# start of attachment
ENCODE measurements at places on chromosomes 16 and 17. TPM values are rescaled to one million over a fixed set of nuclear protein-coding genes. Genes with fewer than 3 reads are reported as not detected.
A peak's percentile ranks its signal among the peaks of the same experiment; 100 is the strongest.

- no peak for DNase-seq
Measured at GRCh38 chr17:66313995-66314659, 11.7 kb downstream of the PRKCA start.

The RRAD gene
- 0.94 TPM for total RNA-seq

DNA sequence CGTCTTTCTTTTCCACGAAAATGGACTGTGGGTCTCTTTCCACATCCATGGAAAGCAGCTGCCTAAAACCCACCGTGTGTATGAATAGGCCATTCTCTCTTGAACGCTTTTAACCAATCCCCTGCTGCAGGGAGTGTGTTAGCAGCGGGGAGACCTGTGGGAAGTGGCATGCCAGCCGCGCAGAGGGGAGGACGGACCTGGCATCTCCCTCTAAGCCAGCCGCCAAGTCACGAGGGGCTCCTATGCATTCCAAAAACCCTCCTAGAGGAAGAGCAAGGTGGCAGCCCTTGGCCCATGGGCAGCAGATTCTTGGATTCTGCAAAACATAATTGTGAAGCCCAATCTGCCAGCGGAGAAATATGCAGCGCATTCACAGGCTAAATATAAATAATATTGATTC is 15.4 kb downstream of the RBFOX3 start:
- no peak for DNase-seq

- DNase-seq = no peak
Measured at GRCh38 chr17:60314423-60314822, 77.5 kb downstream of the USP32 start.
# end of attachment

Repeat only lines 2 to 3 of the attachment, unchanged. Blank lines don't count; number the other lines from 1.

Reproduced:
A peak's percentile ranks its signal among the peaks of the same experiment; 100 is the strongest.

- no peak for DNase-seq